One of the things I’ve struggled with in the past is getting ideas out of my head and onto the page. I guess every writer is different but I find that as soon as I start writing, I have a flood of other ideas so I’ve always been looking for a quick, easy and efficient way to collect things before I write a page here, write a page there etc.
I’ve attached a template (Brain2Page) I developed to capture the things I think are helpful. Just for fun, I’ve used it in re-visiting what was my second ever idea for a feature film (circa 2003). It’s very rough and not done in any real depth but for the benefit of showing what the template is, I think it will suffice.
Usually, when I am first getting the idea out I tend to start with a premise, a set-up of the dramatic question. What is the challenge? This is the what if question? This is a great starting point for developing ideas. I.e. What if a down and out boxer had the opportunity to fight for the heavyweight title and gain the love and self-respect he so desperately craved? (ROCKY).
From here you should be able to establish a genre or mix of genres. I’ve read a ton of different things on the internet about the following point but for me, it always helps me explain my ideas – I call this the ‘Vs’ or for the benefit of the template, the ‘Ball-Park’. This is what the idea is informed by or influenced by so people can picture it quickly. So, if I have an idea for a road trip/journey movie I might say it’s Thelma & Louise vs. Easy Rider vs. Stand By Me. Some will tell you you shouldn’t do this, some will say it’s essential, all I can tell you is – WEAR SUNSCREEN! (Inside joke….for me).
I always like my characters to grow throughout the film or learn something so I have a section here on ‘the Moral of the Story’, the classic being ‘With great power comes great responsibility’ (Spiderman). What do your characters learn? How do they change? What is the moral of the story? (What is the point of the film?)
The next section is the Outline. This, for me, is usually a general brain dump and sometimes takes the form of almost a scene-by-scene where I write action after action whilst including the odd line of dialogue. The only rule I live by here is; IT’S FOR ME! So it has to be funny/scary/thrilling and most importantly, INFORMAL. F**k grammar – How quickly can I get back into the idea is what is important.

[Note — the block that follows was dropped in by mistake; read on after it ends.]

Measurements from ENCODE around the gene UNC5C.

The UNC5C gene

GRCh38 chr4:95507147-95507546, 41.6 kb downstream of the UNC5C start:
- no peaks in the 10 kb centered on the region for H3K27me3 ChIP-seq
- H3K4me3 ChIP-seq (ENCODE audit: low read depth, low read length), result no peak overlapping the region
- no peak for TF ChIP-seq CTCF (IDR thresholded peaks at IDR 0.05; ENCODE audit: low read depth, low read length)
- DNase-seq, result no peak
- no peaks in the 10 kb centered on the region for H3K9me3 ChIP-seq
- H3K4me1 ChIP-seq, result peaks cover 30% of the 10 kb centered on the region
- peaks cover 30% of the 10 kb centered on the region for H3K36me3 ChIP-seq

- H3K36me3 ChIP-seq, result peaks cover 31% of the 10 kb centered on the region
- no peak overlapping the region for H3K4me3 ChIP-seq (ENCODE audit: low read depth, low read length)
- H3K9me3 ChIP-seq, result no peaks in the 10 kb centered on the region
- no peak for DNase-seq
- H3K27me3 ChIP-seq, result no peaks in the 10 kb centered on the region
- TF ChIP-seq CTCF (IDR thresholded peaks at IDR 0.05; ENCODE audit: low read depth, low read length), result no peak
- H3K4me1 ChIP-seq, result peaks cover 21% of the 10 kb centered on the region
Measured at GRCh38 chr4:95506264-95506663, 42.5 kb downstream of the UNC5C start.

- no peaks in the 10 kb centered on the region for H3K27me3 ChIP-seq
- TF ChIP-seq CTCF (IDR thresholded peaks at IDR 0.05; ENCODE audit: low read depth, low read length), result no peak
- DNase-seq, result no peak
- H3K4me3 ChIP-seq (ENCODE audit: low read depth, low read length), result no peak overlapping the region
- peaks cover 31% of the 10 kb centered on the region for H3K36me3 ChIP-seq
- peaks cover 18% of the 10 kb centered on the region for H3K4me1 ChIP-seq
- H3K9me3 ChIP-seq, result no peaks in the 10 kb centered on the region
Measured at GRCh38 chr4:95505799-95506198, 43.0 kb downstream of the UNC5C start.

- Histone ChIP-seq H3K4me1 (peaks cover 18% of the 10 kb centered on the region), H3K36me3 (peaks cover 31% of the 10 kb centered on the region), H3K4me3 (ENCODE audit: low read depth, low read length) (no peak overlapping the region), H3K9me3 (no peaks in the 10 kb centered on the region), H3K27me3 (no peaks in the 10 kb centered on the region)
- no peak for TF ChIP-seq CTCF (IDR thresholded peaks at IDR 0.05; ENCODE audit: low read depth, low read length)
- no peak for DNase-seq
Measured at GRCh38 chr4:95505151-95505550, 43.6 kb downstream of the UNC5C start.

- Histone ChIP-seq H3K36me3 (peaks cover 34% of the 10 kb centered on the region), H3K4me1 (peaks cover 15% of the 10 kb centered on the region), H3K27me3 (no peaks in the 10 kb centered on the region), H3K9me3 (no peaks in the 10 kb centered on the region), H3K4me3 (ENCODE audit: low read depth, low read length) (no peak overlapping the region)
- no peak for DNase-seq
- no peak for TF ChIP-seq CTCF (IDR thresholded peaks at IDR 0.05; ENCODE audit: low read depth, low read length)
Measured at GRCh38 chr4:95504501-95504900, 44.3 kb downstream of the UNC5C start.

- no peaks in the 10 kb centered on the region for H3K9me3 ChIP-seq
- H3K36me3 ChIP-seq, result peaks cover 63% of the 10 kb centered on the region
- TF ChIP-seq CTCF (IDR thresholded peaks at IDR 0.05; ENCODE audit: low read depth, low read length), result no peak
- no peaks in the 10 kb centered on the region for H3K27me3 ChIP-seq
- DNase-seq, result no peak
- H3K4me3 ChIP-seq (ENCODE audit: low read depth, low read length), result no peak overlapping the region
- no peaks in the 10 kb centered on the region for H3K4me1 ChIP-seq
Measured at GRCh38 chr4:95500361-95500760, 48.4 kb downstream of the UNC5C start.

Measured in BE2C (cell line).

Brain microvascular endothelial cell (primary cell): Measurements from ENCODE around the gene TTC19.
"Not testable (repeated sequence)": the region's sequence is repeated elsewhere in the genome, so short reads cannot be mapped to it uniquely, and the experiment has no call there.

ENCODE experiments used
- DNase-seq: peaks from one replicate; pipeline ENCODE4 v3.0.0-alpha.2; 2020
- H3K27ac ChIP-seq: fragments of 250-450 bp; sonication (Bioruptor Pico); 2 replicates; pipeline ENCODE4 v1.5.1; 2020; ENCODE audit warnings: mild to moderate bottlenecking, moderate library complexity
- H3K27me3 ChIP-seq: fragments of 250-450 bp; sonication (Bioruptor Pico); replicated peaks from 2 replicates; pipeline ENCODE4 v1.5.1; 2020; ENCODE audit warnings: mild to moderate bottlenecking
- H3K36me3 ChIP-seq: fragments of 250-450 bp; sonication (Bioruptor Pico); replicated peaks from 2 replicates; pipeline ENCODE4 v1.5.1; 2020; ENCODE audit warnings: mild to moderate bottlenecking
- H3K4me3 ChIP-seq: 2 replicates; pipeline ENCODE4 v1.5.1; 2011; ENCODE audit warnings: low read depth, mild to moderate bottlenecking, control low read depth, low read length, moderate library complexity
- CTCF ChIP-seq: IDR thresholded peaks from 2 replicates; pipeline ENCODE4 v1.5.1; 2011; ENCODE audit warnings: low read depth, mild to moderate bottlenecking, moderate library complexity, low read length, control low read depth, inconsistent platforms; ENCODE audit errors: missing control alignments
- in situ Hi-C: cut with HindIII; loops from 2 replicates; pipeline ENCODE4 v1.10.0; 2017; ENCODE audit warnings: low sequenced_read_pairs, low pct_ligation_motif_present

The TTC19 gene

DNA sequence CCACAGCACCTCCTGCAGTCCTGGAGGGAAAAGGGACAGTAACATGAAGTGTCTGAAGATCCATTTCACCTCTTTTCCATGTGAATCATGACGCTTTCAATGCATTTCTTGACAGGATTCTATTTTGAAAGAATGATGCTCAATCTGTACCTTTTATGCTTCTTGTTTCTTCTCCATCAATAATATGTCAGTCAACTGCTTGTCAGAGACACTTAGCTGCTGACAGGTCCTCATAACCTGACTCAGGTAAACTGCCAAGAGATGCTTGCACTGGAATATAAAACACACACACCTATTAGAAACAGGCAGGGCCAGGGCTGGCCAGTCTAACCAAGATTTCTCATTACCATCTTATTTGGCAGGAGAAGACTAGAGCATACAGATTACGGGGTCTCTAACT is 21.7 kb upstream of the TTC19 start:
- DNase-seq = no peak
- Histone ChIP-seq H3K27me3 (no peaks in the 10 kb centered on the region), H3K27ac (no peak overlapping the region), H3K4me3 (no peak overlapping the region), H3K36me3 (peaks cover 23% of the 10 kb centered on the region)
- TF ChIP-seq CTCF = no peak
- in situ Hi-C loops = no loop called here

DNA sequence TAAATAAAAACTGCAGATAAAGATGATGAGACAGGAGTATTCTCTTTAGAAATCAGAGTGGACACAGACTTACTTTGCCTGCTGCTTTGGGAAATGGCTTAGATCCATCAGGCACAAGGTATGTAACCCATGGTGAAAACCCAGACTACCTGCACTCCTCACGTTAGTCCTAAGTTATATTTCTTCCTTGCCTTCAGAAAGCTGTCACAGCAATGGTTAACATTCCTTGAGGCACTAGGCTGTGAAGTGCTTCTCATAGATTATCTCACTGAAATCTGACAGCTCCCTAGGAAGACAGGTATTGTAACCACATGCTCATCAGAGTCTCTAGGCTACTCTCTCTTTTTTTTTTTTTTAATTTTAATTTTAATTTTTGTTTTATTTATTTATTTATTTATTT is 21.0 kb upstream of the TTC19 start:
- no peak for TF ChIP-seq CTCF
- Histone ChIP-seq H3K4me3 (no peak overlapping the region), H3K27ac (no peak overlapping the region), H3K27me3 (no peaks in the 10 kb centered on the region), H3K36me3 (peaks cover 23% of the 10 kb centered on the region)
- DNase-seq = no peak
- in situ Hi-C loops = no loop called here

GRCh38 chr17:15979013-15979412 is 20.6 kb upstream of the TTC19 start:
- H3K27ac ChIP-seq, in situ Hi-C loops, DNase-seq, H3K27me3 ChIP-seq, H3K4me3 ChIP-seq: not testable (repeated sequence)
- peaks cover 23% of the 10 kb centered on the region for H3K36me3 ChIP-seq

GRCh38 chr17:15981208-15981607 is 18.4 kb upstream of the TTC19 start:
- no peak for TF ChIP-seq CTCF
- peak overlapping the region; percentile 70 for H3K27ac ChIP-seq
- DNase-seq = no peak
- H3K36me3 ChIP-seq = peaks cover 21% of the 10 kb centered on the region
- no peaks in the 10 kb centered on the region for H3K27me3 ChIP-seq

I’ve included a ‘Rules’ section here because the first idea I used this template on was an idea for an animated feature (something in the guise of ‘Up’ or ‘Cloudy with a Chance of Meatballs’). Animated features can be wacky but I have found the more wacky and expansive the idea, the more rule making you have to do so it doesn’t hurt to start developing a rule book. I.e. In Star Wars pretty much anything goes although there is NO time travel or teleportation…you see what I mean.
Whenever I come up with an idea, I often come up with one or two scenes I really like just out of nowhere. Maybe I’ll think of a killer opening shot and a perfect ending for a story that I’m not entirely sure I know how to tell. Either way, I find it helpful to just note potential scenes as if you’re writing an outline or scene-by-scene and you’re in act 1 but an idea for a climax comes up then you want to capture it straight away not wait for it to come around in the process!
Finally, something that really inspires me when I write is a good soundtrack! I have found this helps in keeping a good handle on the tone of the work and it can go a long way in bringing to life the environment, time and world you are creating. Just look at the music played in the montage scene in sport films…It’s commonly understood that you’d never write specific music into a script, this is for other people (directors etc.) but again, this is something that is for my benefit. Being a keen music fan, if I was ever asked then of course I’d offer an opinion but I’d usually keep this ‘soundtrack’ to myself.
Anyway, I hope this template helps – I know I have found it useful.
Good luck with getting those ideas down and keep on chasing the dream!
Oh…and there’s this, a timely reminder on advice sought from stangers;